My dear Prime Minister,
This morning's 'Times' was predominantly Australian, the main feature of the chief news page being the report on the Budget and the new preference proposals in regard to British motors.  There was an excellent leading article on the Commonwealth at Canberra.  You will, of course, be receiving these from other sources but I enclose the cuttings in case you should miss them in the ordinary way.
AGRICULTURAL ECONOMIC POLICY
The Agricultural Economic Committee of the Empire Marketing Board, of which I am Chairman, has just completed a report for the Imperial Agricultural Research Conference which is, I think, a fairly useful document and which will be printed immediately.  I shall, of course, send you copies.
My main purpose, however, in raising this subject in today's letter is to draw your attention to two extremely interesting articles on the U.S.A. Government agricultural policy. The first is an article by Mr. Jardine , the Secretary of Agriculture, which was published in the Farm Journal of Philadelphia, and the second is a special article by Mr. Charles R. Crisp, of the United States Congress, which appeared in the 'Manchester Guardian Commercial' at the end of August.  Both these articles are worth very careful study because they both stress, in the dearest possible way, the importance of stabilisation of prices and also of large scale organization by the farmers and the possibility of Government support for such organization provided it is sufficiently inclusive. I am sending copies of these two articles to Mr. Paterson. 
I feel that either you or Mr. Paterson may feel it desirable to give very considerable publicity to the article by Mr. Jardine, as the views expressed by this member of an intensely Conservative, in fact big business Cabinet in America, are views which strongly support the general line of policy which your Government has adopted. The possibility of Imperial Stabilization Corporations on the lines proposed by Mr. Jardine in his article may well prove worth a close scrutiny. I shall sound opinion here on the subject and write again to you at a later date.
VISIT TO GENEVA
In my last letter I reported that Julius  was extremely anxious that he and I should go to Geneva to discuss scientific development problems with Sir George Pearce  and also with Major Walter Elliot.  We utilised the past week-end for this purpose, leaving London on Friday, seeing Sir George Pearce and Major Elliot separately on Saturday evening and jointly on Monday morning and returning from Geneva on Monday evening.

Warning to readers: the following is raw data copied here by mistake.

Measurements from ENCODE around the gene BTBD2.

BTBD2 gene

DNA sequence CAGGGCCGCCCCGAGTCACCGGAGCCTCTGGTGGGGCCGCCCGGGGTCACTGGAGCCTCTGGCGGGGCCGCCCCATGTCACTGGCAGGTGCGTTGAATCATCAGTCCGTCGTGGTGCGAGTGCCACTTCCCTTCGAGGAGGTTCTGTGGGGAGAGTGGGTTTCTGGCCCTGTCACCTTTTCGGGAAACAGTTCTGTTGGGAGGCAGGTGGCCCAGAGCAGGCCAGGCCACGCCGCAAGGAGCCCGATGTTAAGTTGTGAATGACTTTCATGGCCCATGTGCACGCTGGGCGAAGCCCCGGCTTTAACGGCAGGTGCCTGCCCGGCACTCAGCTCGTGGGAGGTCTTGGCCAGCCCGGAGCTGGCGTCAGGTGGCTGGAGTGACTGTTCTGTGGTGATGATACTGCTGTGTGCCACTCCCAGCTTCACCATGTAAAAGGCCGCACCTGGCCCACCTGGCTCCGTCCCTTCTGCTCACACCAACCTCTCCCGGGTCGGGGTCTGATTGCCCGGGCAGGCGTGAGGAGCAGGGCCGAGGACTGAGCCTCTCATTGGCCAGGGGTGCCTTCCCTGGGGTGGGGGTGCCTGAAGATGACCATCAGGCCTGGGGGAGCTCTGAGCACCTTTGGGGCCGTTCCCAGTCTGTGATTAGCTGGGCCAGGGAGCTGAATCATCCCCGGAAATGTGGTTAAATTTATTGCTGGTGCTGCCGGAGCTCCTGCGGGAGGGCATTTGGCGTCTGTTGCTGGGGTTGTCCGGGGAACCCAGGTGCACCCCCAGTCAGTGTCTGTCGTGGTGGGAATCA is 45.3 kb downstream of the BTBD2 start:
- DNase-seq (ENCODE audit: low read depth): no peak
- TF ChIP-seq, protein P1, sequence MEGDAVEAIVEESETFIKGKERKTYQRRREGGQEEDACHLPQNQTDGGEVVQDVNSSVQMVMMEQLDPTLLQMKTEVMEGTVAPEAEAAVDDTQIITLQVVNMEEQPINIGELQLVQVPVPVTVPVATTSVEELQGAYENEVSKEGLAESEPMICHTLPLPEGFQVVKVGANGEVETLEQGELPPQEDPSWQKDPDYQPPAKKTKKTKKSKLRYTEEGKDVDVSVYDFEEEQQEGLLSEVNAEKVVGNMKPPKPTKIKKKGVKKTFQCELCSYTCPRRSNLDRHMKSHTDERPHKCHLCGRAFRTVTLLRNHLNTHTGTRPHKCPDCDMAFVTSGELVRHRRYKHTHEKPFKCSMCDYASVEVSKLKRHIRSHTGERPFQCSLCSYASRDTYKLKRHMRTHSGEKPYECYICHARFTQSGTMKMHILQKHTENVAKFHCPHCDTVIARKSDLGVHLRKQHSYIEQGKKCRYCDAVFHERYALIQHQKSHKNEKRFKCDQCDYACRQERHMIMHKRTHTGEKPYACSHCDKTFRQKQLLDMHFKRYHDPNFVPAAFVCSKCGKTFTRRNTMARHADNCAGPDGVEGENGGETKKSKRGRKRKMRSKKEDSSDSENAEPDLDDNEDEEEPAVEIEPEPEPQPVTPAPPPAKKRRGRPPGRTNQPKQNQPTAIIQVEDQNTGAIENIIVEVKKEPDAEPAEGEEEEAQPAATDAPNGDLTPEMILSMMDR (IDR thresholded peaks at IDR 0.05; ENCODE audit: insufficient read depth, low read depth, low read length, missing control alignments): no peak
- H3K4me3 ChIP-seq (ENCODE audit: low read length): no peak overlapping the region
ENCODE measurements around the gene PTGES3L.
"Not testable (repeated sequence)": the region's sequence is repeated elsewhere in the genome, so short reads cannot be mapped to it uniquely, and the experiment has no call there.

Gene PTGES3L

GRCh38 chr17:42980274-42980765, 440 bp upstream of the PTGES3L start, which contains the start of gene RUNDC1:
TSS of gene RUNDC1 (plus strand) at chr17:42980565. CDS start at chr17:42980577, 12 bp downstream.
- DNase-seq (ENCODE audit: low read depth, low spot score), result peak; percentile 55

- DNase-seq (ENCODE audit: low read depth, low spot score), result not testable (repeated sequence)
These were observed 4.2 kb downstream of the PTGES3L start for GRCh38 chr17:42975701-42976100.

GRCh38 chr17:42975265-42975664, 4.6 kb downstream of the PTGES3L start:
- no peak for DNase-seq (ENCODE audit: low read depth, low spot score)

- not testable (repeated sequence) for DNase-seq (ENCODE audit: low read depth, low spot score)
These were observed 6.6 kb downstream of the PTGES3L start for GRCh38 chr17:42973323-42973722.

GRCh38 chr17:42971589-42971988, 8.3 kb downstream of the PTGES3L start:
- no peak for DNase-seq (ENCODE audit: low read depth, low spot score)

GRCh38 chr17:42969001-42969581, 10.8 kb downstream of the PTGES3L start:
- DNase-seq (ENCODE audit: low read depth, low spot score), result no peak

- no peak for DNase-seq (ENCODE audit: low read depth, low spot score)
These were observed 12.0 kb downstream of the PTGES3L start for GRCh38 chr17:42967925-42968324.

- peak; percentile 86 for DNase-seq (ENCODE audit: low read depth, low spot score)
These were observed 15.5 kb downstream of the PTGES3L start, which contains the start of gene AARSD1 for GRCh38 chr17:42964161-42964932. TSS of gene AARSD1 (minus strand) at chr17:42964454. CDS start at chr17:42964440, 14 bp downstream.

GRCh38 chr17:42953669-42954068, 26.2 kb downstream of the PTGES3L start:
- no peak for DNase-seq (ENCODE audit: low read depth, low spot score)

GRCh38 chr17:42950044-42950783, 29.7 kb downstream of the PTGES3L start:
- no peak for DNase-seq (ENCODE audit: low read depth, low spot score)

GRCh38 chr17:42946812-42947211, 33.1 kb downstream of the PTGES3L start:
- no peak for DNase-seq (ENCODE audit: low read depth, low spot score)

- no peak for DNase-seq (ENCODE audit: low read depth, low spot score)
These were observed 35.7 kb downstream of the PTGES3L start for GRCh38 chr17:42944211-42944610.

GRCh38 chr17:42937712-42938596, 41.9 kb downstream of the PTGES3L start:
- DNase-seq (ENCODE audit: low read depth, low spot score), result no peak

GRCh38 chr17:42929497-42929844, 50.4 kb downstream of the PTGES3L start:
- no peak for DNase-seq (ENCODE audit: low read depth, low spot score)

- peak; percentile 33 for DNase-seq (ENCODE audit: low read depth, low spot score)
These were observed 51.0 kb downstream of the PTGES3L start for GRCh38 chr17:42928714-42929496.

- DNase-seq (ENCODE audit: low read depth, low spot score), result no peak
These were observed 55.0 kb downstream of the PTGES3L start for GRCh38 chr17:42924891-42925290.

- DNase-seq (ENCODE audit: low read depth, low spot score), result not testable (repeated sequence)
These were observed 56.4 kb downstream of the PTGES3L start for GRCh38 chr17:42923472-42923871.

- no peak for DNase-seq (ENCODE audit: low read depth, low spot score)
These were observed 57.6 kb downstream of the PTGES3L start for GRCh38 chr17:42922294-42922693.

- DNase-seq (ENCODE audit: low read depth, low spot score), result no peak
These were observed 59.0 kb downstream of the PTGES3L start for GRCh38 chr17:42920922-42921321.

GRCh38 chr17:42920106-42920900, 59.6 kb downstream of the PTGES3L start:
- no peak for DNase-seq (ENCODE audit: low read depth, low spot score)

The subjects discussed included the Tropical Agricultural Research Station, Veterinary Research, Dairy Research, the general problem of irrigation and the possibilities of cooperation between the Commonwealth Council for Scientific & Industrial Research and the Empire Marketing Board in regard to irrigation research, Fish Research and preservation, and the general subject of British recognition of the efforts being made in Australia to apply science to industry and particularly to agriculture.
There can be no doubt that the impression created by these talks both on Sir George Pearce and on Major Elliot were excellent.
Elliot expressed to Sir George the very great appreciation that he felt and that the Scientific Authorities in Great Britain were beginning to feel at the way in which the Commonwealth Government was not only financially supporting scientific research but also of the way in which the Prime Minister and Sir George Pearce were taking so active a personal interest in research problems.
Elliot said that in his experience this was as welcome as it was unusual but that he felt sure that it was not only sound statesmanship but also good politics.
You will be a little amused perhaps to know that, before this interview, I stressed to Elliot his tendency of following attractive dialectical by-paths with the result that during this talk he was entirely practical and businesslike and I should imagine created a very favorable personal impression on Sir George Pearce.
There can be no doubt that if Elliot is to take any very prominent part in British politics, he will need to avoid the attractive by- paths into which the possession of a remarkably clever tongue leads him.
In my last letter I wrote in the spirit of qualified optimism about the prospects of marketing dried fruits in this country. The situation here has not changed, in fact there are very definite signs that the years of work that have been put in to educate the British public as to the desirability of supporting the Australian dried fruit industry are beginning to bear really valuable fruit.
Unfortunately we have just received advices of the very serious frost damage that has occurred throughout the Murray Valley.
Reports talk about 90% damage which, of course, must be grossly exaggerated but even so, there can be little doubt that serious damage has been done. This is intensely regrettable not only from my own personal point of view, although I suppose I shall suffer considerably, nor indeed only from the point of view of the production of the industry. It will be extremely unfortunate if just as the industry is finding its feet in Great Britain we are faced next year with such a shortage in export as to preclude the possibility of continuity of supply. Unfortunately nothing can be done and we can only hope that the dormant buds on the vines will shoot and produce a crop which will allow some margin for export.
Yours sincerely, F. L. MCDOUGALL